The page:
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Saudi activist fears spate of young protesters to be executed imminently

The high profile case of a Saudi youth sentenced to death has sparked fears a host of protesters may be executed if he is beheaded
A file photo of Ali al-Nimr, a Saudi youth facing the death penalty for taking part in reform protests (AFP)

Human rights activists from Saudi Arabia have expressed fear to Middle East Eye that the highly publicised planned crucifixion of a young Saudi man could pave the way for others to be executed who were minors at the time of their arrest.

Ali al-Nimr, who was 17 at the time of his alleged offences, was convicted in May last year on charges relating to participation in a 2012 protest in Qatif, Eastern Province. The alleged offender, whose paternal uncle is a prominent Shia cleric, has exhausted all avenues of appeal and King Salman’s signature is all that remains for his execution to be approved.

"It is feared that his execution is likely to set a precedent for another six detainees - two of which were also children at the time of their offences" said Ali Adubisi, Director of the European Saudi Organization for Human Rights, which is based in Germany.

Dawood Hussien Al-Maroon and Abedallah al-Zaher were also under eighteen when they were arrested in 2012, but were sentenced to death last year on similar charges. Both were tried in secret and are still being held by the state.

Al-Maroon is understood to have been initially arrested by police in May 2012 aged 17, but released shortly afterwards on the understanding he would observe the ongoing Shia protests and pass information back to the security services.

Al-Maroon has said he refused to do so and eight days later he was re-arrested at Dammam Central Hospital while under-going treatment for a traffic accident.

While in detention, Al-Maroon claims his hands and feet were beaten, that he was forced to lie on his stomach and was trampled by security officials, and was beaten on a part of his leg which had been injured when security forces had used live ammunition against him during a street protest in January 2012.

Al-Maroon's claims, published by the European Saudi Organization for Human Rights (ESOHR), also include allegations of security officials using abusive language against the victim's religious beliefs, being hung upside down for extended periods of time and electrocutions. He was also held in solitary confinement for a month, and later signed a forced confession that was used to convict him in January 2014. At the time of his initial arrest he was 17.

Al Zaher faced trial in the same court as al-Maroon and was 17 at the time of his death sentence being handed down.

Execution for crimes commited by minors is illegal under international law, notably The Convention on the Rights of the Child (CRC), to which Saudi Arabia acceded in 1996.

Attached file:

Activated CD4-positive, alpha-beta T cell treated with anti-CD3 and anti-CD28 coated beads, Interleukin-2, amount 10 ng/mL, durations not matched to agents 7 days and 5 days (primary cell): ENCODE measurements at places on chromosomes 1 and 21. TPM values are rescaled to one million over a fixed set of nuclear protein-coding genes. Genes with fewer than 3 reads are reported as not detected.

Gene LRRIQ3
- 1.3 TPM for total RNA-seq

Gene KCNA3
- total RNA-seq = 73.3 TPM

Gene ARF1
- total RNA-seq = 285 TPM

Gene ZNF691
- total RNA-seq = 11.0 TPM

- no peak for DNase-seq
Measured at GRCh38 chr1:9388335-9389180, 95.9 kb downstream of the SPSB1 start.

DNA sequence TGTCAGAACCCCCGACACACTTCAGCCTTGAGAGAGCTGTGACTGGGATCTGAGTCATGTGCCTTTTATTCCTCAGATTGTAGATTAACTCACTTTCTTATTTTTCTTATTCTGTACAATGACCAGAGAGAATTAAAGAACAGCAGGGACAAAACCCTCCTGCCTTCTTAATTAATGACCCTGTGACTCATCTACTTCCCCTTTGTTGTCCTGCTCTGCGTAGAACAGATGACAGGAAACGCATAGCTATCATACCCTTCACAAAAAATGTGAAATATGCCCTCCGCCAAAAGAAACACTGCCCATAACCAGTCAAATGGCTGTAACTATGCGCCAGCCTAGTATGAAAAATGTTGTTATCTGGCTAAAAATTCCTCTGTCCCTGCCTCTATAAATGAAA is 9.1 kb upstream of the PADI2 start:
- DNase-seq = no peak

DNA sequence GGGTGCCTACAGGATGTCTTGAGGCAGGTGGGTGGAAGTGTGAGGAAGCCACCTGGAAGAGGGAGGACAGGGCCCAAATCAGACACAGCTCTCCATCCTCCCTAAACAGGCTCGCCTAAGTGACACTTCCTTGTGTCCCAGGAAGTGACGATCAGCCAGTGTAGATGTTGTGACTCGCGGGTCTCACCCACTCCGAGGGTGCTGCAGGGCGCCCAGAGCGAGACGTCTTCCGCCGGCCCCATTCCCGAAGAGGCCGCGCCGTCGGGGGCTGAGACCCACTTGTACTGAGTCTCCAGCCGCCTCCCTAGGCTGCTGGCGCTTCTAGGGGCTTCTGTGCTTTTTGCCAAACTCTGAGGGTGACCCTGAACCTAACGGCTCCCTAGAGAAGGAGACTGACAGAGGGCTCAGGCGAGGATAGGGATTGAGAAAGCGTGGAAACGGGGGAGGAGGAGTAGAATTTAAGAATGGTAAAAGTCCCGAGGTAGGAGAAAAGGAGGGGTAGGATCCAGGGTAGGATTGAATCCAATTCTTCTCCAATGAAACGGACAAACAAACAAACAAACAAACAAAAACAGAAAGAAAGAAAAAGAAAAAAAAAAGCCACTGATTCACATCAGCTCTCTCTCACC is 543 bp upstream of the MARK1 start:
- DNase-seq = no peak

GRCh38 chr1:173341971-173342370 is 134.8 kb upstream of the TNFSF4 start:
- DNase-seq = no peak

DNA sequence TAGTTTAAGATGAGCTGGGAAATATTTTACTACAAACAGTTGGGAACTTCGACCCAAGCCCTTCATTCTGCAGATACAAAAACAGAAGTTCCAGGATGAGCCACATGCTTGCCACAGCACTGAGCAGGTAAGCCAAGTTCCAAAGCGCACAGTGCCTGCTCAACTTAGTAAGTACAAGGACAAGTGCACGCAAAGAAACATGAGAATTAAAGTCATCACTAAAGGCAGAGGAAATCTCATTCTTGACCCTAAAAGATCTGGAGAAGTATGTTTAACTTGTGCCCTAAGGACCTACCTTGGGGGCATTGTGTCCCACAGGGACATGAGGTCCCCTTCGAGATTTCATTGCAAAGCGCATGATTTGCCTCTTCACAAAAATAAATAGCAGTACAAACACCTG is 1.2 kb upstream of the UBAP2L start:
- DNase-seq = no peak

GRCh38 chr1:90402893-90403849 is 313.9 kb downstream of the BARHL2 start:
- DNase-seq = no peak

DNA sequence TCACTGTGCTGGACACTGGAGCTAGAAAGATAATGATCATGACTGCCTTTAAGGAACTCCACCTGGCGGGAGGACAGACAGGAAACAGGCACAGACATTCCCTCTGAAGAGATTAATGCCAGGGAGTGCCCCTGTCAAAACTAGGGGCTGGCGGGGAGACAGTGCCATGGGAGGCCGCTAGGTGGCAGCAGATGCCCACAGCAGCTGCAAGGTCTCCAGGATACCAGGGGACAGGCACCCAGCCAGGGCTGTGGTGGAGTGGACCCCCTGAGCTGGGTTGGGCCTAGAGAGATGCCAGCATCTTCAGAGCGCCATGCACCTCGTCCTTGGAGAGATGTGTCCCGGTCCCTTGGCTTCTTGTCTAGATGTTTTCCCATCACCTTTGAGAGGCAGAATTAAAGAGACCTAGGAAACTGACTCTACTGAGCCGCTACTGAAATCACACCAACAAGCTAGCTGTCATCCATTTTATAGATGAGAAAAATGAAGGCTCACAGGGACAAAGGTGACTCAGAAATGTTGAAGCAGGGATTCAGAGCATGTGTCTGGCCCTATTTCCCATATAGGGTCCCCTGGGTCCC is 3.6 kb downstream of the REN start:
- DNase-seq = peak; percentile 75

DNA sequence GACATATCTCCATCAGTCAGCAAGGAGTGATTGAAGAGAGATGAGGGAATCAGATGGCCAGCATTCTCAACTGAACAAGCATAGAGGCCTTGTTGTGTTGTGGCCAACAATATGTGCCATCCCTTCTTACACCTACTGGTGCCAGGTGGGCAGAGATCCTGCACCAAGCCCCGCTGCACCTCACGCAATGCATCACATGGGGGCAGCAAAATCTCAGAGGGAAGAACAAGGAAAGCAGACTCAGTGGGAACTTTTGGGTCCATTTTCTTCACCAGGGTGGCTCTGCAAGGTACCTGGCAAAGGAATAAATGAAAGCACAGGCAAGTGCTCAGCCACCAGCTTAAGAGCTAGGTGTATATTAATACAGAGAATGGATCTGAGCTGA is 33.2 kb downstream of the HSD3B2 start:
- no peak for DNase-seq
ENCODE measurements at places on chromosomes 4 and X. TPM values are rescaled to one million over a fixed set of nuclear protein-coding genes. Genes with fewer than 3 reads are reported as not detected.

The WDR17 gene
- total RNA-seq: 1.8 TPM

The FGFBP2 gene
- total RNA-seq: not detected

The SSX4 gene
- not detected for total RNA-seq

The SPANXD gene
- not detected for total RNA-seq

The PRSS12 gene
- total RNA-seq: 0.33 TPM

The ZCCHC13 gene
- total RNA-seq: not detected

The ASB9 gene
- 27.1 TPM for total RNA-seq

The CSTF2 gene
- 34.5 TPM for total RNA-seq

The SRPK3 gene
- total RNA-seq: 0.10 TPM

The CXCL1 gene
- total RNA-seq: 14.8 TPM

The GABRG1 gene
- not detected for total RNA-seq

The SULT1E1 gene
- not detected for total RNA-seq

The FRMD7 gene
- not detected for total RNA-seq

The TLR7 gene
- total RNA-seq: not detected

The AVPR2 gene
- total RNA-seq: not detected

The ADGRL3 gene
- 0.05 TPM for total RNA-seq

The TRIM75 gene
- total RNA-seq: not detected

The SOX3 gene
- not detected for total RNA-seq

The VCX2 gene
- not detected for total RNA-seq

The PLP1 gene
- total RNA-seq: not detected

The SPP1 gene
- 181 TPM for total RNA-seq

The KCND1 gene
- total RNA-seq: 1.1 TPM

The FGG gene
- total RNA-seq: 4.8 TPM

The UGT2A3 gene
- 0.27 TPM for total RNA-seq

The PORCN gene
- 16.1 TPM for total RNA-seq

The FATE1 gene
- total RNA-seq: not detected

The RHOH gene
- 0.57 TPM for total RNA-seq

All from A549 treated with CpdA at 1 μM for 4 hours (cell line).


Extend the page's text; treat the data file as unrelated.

It is conventional for Saudi death sentences to be carried out in secret, with the families only notified after the sentence has carried out.

Al-Nimr has also claimed he was tortured before his trial, and forced into signing a false confession by the Saudi security services, who arrested him in February 2012 after he too took part in protests in the Shia-dominated Eastern Province.

“He was out there for Shia rights,” his brother told MEE, “He went because his school friends were going, because the older boys were going, because everyone was going. He was just a child at the time, he didn't really understand the risk.”

Al-Nimr's court judgment was described by Human Rights Watch as having “serious flaws,” including a prolonged pre-trial detention period without any review process, allegations of torture by security officials before the trial, and prevention of access to a lawyer. 

When he later told the court he had been tortured and wanted to retract his confession, the teenager was told “religious scholars have ruled that retracting a confession for a discretionary crime is not acceptable.”

ESOHR Director Adubisi told MEE that “human rights violations carried out by the Saudi government are always justified through ‘Islamic law,’ when in reality the Islamic religion has been distorted significantly by the Saudi government."

“This use of Islam cannot continue. Where in Islamic law there is a text or interpretation that says this religion has the right to exercise torture?” Adubisi added.

The charges against Al-Nimr include “breaking allegiance with the ruler,” “going out to a number of marches, demonstrations, and gatherings against the state and repeating some chants against the state,” and setting up a website using his smartphone to incite demonstrations.

“Saudi Arabia has been on an execution spree in 2015, but beheading a child offender whose trial was unfair would be an appalling new low,” said Joe Stork, deputy Middle East director. “Unfair trials of Shia citizens amount to no more than a legal veneer for state repression of their demands to end long-term discrimination. The authorities should not compound their repression by killing a child offender.”

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